A decision without a published opinion is authority only in the case in which such decision is rendered and should not be cited in any other case in any court for any other purpose, nor should any court consider any such decision for any purpose except in the case in which such decision is rendered. See Rule of Appellate Procedure 30 (e)(3).

NO. COA01-653


Filed: 18 June 2002


     v .                                 Richmond County
                                        No. 99 CRS 5273

    Appeal by defendant from judgment entered 10 August 2000 by Judge Robert F. Floyd in Richmond County Superior Court. Heard in the Court of Appeals 27 March 2002.

    Attorney General Roy Cooper, by Special Deputy Attorney General Isaac T. Avery, III, and Assistant Attorney General Patricia A. Duffy, for the State.

    Henry T. Drake for defendant appellant.

    McCULLOUGH, Judge.

    Defendant Lang Hayes, Jr., was tried before a jury at the 8, 9, and 10 August 2000 Criminal Session of the Richmond County Superior Court. Defendant had been arrested and charged with driving while impaired (DWI) in violation of N.C. Gen. Stat. § 20- 138.1 (2001).
    Evidence for the State tended to show that at approximately 12:00 a.m., 4 July 1999, defendant was pulled over by Trooper R. K. London from the North Carolina Highway Patrol. Trooper London observed a 1986 Chevrolet Blazer, determined later to be driven by defendant, pass by his cruiser. The Blazer was riding on the “fogline,” or the white line closest to the shoulder of the road. The Blazer kicked up rocks that actually struck the trooper's cruiser. Trooper London estimated that the Blazer, driven by defendant, was traveling at approximately 70 m.p.h.
    Trooper London pulled out and followed defendant because defendant was weaving in his lane. When defendant turned off onto a side road, Trooper London pulled him over. Defendant was cooperative with Trooper London during the stop. In response as to why he was driving so poorly, defendant stated that he was in a hurry to get home.
    When defendant exited his vehicle, Trooper London noticed a strong odor of alcohol and that defendant was unsteady on his feet. Trooper London also noticed that defendant's speech was slurred, and his eyes were red, bloodshot, and glassy. Defendant was very talkative with the trooper. He admitted that he had one drink a few hours before. Apparently it was at this point that the trooper formed the opinion that defendant had consumed a sufficient quantity of an impairing substance to the extent that there was an appreciative impairment of both his bodily and mental faculties. Trooper London then placed defendant under arrest for DWI.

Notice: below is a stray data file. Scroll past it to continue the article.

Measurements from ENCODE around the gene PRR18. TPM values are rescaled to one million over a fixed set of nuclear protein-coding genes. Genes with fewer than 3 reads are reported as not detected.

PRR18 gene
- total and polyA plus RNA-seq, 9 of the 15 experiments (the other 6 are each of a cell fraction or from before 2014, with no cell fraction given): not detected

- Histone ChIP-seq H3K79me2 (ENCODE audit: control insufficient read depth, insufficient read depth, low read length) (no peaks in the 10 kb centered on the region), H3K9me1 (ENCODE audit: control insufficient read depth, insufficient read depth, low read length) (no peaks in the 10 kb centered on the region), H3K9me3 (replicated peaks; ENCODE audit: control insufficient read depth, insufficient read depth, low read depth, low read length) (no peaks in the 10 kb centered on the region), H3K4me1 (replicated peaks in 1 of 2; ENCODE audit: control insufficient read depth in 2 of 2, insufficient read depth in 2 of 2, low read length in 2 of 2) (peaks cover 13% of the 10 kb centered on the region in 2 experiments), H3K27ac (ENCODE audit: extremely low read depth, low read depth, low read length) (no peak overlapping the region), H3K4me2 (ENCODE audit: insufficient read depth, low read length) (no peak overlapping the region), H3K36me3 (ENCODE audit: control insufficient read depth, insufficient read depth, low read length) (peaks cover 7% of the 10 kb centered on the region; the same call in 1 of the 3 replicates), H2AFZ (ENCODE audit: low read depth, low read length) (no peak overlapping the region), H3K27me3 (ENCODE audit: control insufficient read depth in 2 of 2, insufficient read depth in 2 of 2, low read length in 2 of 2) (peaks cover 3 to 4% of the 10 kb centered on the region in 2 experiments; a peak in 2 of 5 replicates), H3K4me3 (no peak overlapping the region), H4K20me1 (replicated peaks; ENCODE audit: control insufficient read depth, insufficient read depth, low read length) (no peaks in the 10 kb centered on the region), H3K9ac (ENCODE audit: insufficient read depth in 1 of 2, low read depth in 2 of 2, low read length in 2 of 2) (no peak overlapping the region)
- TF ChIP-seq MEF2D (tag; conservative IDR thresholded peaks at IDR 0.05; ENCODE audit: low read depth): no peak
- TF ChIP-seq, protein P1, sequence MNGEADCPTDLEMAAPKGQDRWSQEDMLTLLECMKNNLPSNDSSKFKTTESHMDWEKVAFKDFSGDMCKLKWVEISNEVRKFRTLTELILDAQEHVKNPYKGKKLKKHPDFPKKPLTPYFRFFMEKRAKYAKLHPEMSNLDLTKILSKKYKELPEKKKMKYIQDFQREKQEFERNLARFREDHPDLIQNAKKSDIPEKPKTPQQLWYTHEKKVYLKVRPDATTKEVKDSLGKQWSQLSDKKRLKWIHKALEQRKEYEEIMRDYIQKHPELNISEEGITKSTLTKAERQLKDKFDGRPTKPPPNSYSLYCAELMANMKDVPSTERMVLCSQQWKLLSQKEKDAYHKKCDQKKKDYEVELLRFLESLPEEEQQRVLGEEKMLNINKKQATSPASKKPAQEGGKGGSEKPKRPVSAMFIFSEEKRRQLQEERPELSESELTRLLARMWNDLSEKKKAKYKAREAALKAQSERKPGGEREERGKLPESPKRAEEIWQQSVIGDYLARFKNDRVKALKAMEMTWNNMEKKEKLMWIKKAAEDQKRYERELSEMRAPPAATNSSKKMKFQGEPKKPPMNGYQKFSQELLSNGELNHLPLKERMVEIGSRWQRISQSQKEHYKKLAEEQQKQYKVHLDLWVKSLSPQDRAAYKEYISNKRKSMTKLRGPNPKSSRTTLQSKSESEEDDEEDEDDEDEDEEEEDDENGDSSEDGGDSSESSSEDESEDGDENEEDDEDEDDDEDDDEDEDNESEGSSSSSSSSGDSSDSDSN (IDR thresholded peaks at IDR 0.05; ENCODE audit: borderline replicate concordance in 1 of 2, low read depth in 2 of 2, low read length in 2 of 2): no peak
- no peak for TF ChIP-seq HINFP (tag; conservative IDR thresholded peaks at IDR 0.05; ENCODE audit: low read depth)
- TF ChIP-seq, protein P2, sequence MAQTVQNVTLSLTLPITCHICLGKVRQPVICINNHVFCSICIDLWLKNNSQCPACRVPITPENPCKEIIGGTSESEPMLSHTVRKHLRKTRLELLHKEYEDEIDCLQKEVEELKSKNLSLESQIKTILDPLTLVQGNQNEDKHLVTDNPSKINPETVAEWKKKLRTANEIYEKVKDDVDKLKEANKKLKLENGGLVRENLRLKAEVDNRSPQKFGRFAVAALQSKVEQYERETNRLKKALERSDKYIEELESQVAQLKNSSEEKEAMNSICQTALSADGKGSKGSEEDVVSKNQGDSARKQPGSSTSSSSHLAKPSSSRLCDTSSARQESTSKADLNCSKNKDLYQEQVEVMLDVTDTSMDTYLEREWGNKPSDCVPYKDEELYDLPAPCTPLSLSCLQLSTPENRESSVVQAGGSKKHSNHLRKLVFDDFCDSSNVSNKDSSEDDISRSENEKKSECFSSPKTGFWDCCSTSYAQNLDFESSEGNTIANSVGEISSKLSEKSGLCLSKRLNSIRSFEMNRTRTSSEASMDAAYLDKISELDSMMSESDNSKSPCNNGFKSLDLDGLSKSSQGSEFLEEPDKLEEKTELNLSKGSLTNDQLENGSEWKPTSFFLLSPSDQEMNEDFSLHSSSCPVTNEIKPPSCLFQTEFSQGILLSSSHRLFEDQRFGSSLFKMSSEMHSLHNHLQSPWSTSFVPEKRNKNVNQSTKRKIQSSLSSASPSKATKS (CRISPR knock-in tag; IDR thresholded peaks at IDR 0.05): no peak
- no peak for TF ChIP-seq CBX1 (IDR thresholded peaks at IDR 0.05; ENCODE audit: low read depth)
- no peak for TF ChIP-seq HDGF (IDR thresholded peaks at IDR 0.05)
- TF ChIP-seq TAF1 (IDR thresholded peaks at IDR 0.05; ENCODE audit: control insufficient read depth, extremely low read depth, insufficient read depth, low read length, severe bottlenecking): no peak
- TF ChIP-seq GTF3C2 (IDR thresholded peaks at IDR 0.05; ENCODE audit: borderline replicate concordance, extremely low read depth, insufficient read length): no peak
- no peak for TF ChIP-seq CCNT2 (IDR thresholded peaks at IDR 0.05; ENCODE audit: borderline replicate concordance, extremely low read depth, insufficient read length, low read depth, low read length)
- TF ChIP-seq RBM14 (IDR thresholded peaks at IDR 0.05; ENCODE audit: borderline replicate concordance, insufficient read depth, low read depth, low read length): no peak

Defendant was advised of his Intoxilyzer rights at 12:37 a.m. The same trooper that arrested defendant administered the Intoxilyzer test at 12:56 a.m., which yielded a result of 0.08. The trooper also ran certain other field sobriety tests which defendant was unable to perform.
    Defendant put on evidence by way of his girlfriend, brother,cousin, and himself. They all testified that they had been to a 4th of July cookout at which defendant had one drink. None of those who testified believed defendant was intoxicated.
    Defendant's first trial ended in a mistrial. On retrial, he was found guilty by the jury and sentenced by Judge Robert F. Floyd to a suspended active term of 60 days, 12 months of unsupervised probation, 48 hours of community service, fines and costs.
    Defendant presents the following arguments on appeal: The trial court erred in (1) allowing the officer to give an expert opinion without being qualified as an expert and allowing prejudicial testimony not related to the issues; (2) allowing the testimony of the Intoxilyzer results contrary to the requirements of the statute; (3) refusing to allow questions or evidence about the Intoxilyzer, Intoxilyzer logs and maintenance records; (4) failing to instruct the jury on the Intoxilyzer result of 0.08 or more and failing to dismiss the case.

    Defendant's first assignment of error is that the trial court erred by allowing Trooper London to give an expert opinion without being qualified as an expert, and also that the trial court allowed the trooper to give irrelevant and prejudicial testimony.
    As to Trooper London's giving an expert opinion, the trial court allowed the trooper to testify concerning the effect that the removal of a partial plate from defendant's mouth had on the results of the test.
        Q:    You testified about the 15 minuterequired waiting period on the regulations; is that correct?

        A:    Yes, sir.

        Q:    Could you tell the judge and the jury about how that's affected in this case in terms of the partial plate?

        A:    With the intoxilizer 5000, the partial plate has no bearing whatsoever on the person blowing into the instrument. He can keep it in his mouth or he can take it out. He wished to take it out, so he took it out. The intoxilyzer 5000 has an element about it that if any raw alcohol or any mouth alcohol is in the person's mouth at the time a person blows in to [sic] it - for example, if you blow - if you drink some liquor and you've still got that alcohol in your mouth when you immediately blow in there, it will not analyze that breath sample at that time, the intoxilyzer 5000 because you have -

        [Defendant's lawyer]: Objection, move to strike.

        BY THE COURT: Overruled, denied.